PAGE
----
That drive kept Saito at his craft until it became art, even through the hardest days, when his friends questioned his dedication. “They thought it was a girly thing, so they used to tease me,” he said. “It wasn’t so much like bullying as it was just a lot of wondering out loud why I was doing it, because I was a guy.”

If the older dancers at that time had been less welcoming, the teachers less warm, the classes less helpful, Saito might have given up, he says. But Maine State Ballet became, to him, just a training ground.

“You really can’t understand ballet unless you do it, but one big part of what kept me at it is the people there,” said Saito. “They do understand it and they are really nice. I have a lot of fun with them, so I like the work. It helps me in a lot of ways.”

Family first

Saito isn’t sure if he wants to make dance his career. At 16, he’s not really sure yet what he wants to do for the rest of his life, he says. But his mother says she’s certain that wherever his path takes him, he’ll be the better for having danced ballet.

“I couldn’t be happier that he stuck with it,” she said. “I really think dance is one of the few sports that can really spill over into other activities. It’s really telling when you see a dancer who is giving a speech or something. They are just so much more polished in their presence.”

Just having that presence of self as a dancer, to say noting about the confidence, can make the difference in a job interview, said Diane Saito. But, she adds, that confidence comes as much from the people at Maine State Ballet as from the moves they taught her son.

“Maine State Ballet is a family and they are all so incredibly supportive in every way,” she said. “They’ve really helped mold Maiki into both the dancer and the incredible young man he has become.”

Maine State Ballet was the Dorothy Mason School of Dance when Jonathan Miele studied there at Saito’s age. Dating back to 1920, the school was then a jazz academy most famous for producing a handful of Rockettes in the 1970s. After a successful career on Broadway, where he met and married Linda MacArthur, a professional ballet dancer from age 14 when she was the youngest member accepted into the New York Ballet Company, he returned to Maine and bought his alma mater.

The Maine State Ballet was incorporated in 1986 with the goal, Linda Miele says, of providing family-friendly entertainment that’s meaningful to dancers and audience members alike. Although a few students have gone on the higher things – most recently Michael Holdon of Falmouth, accepted last year to the School of American Ballet’s summer program and now a dancer with the Miami City Ballet School – Miele says it’s the art that’s the thing.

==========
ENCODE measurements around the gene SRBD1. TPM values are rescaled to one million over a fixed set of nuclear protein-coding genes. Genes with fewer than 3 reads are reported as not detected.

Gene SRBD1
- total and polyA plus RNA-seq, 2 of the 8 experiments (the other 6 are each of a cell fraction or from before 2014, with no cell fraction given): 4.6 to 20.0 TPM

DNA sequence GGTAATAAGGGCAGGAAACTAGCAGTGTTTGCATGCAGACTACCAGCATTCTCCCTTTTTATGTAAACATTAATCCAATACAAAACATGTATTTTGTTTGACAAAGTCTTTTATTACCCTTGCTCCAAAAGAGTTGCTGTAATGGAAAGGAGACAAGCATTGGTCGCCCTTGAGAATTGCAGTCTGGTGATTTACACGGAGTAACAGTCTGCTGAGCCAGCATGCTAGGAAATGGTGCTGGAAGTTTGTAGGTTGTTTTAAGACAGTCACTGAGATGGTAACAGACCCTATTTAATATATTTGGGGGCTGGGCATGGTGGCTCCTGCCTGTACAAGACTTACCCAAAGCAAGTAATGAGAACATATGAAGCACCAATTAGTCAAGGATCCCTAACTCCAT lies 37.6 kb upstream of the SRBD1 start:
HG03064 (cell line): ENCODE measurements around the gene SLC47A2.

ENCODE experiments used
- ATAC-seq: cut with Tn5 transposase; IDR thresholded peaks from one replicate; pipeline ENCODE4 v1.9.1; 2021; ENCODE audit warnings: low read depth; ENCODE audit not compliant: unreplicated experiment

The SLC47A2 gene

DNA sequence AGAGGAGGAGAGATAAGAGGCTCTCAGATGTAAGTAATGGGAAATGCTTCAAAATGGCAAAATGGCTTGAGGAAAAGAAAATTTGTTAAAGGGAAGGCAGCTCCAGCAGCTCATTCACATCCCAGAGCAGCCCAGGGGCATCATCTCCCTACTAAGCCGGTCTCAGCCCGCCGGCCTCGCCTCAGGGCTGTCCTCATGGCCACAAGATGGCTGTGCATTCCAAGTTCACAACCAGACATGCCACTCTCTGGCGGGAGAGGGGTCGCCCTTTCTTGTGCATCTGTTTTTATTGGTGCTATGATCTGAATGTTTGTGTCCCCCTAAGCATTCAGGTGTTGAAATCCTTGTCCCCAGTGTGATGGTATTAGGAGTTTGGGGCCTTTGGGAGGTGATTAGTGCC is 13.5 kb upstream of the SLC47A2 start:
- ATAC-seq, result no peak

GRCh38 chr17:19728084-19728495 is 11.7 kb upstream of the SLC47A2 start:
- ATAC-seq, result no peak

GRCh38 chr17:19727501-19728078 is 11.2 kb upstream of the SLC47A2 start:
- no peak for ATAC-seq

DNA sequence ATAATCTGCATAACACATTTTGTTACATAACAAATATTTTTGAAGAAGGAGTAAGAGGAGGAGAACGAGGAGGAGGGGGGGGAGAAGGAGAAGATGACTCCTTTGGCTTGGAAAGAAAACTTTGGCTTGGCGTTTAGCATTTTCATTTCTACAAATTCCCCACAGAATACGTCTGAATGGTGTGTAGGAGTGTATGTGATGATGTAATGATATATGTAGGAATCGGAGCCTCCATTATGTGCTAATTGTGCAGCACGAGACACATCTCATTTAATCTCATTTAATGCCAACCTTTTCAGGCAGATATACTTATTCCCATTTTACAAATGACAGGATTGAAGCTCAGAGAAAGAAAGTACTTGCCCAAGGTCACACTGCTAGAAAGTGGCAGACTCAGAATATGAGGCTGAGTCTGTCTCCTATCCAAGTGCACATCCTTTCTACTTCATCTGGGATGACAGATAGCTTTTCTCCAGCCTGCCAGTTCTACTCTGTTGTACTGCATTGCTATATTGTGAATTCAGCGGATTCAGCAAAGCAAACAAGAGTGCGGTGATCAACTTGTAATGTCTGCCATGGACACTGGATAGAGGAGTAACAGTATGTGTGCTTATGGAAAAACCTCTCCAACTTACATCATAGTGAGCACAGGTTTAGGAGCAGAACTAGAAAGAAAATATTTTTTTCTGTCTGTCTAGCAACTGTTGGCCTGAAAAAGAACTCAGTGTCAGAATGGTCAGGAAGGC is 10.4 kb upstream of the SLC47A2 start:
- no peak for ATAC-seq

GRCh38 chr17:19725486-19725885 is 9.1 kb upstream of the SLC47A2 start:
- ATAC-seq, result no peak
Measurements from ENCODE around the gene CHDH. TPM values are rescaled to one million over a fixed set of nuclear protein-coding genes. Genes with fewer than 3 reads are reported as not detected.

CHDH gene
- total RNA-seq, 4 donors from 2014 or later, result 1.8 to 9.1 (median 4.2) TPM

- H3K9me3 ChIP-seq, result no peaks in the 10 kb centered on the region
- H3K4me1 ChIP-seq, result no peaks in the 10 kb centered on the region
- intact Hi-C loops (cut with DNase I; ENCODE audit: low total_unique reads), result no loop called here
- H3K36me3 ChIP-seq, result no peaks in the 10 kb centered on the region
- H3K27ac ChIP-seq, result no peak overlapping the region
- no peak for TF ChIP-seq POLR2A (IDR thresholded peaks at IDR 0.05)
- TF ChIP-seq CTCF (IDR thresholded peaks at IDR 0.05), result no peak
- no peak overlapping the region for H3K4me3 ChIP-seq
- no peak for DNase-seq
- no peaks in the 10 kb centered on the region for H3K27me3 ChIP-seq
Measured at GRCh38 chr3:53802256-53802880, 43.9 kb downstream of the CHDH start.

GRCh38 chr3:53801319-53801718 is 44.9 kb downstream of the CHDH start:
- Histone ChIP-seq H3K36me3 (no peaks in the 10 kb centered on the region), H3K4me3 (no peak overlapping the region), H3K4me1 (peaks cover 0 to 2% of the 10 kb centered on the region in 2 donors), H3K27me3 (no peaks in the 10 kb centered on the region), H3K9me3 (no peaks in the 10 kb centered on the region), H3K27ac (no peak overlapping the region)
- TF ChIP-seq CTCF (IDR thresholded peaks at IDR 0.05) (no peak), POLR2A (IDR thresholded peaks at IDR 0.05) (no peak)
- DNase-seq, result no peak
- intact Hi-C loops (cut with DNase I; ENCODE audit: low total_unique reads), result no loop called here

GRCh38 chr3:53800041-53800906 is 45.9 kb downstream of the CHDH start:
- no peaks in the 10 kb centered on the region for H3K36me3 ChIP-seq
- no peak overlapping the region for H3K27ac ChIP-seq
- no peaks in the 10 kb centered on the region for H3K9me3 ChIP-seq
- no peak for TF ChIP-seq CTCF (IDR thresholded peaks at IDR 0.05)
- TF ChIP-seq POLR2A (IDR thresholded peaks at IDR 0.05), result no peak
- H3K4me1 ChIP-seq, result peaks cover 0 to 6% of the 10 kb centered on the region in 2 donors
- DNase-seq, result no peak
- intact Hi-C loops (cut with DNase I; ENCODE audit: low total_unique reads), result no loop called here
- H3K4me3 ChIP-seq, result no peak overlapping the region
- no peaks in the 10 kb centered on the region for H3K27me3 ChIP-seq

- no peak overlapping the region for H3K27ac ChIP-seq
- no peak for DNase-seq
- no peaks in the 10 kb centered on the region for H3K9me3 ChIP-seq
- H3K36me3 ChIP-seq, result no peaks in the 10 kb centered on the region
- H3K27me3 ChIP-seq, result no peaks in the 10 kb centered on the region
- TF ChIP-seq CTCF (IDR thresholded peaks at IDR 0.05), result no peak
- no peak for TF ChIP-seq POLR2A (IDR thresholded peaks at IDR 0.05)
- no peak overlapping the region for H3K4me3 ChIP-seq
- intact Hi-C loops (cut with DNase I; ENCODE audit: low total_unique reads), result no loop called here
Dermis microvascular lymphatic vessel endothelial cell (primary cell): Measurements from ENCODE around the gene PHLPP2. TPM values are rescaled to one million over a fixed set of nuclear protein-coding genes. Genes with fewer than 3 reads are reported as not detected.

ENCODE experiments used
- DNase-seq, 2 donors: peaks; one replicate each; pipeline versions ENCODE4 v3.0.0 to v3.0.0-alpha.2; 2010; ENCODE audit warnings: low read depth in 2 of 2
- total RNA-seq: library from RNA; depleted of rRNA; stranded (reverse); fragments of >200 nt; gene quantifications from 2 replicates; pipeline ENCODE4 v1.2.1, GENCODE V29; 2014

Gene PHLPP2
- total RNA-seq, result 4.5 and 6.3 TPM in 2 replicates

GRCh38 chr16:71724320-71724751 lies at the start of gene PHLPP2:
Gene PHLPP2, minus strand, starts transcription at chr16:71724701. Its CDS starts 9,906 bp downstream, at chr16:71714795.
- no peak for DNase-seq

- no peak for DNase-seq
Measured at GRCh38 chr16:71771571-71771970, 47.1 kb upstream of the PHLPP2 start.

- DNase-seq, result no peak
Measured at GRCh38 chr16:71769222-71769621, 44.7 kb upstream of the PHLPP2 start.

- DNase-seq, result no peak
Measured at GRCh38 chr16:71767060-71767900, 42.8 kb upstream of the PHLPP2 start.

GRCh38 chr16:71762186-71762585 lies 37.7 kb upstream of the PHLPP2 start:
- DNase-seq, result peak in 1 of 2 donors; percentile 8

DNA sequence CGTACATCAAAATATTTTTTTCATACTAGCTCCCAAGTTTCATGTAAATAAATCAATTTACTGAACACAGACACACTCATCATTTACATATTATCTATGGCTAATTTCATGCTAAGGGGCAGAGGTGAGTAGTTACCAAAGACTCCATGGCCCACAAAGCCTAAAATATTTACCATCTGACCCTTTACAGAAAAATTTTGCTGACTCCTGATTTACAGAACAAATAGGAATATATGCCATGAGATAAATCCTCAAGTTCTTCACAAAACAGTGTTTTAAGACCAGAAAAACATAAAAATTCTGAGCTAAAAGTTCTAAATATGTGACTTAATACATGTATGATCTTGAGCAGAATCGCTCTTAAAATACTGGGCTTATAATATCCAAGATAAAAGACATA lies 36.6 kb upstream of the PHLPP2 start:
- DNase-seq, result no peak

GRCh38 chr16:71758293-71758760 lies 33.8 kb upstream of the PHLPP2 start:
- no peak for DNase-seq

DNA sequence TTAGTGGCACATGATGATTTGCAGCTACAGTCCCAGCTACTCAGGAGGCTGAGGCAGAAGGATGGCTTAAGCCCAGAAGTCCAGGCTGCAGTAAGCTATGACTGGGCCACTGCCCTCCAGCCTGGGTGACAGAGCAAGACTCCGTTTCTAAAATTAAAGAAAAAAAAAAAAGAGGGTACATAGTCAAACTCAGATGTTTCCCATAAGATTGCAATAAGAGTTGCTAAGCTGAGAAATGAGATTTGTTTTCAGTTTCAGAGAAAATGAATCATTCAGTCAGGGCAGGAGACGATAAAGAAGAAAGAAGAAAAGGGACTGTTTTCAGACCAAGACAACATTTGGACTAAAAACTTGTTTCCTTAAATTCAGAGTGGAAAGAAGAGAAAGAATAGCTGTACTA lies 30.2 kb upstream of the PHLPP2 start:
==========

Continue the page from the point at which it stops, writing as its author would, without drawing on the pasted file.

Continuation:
“To have commercial and economic activity, you have to have good art. It pulls people into the cities,” she said.

“But when you talk about a career as a dancer, you’re talking about not doing anything else. It’s a really had life,” she said, speaking from experience. “We’re not that way, we want kids to be able to stay in Maine and enjoy life, with all the beauty and wonder of dance, but without that narrow lifestyle.

“There’s something about movement and music,” said Miele. “When those two things come together, they can reach people in a place that words can’t even describe. It just elevates their spirit. For me, dance was a place where everything was just beautiful. It was a chance to step out of the real world for a little bit.”

The chance to step out of the world, and into the wonder of Tchaikovsky’s music, it what makes “The Nutcracker” so special, says Miele. The show has become an enduring holiday tradition, she says, in part because that world has become so familiar over time, and audiences have watched dancers like Saito start out as one of the 90 4-year-olds who play the deer each season until a few, like Saito, earn the chance to progress from student to a member of the professional company.

“It’s almost like following a sports team,” said Miele. “The audience has watched many of these dancers since they were little kids, and when one gets a role like this, they are really very excited for him.

“Maiki has worked his way all the way through up through the school,” said Davis. “He’s one of our top dancers today. He looks like just a regular all-American teenage boy, but he can spin and jump and fly around the stage, and he always has this great smile on his face,” said Davis. “He’s just so energetic and fun to watch.”

“It is pretty cool,” said Saito. “But it’s a lot of work. You just have to keep practicing until you get it.”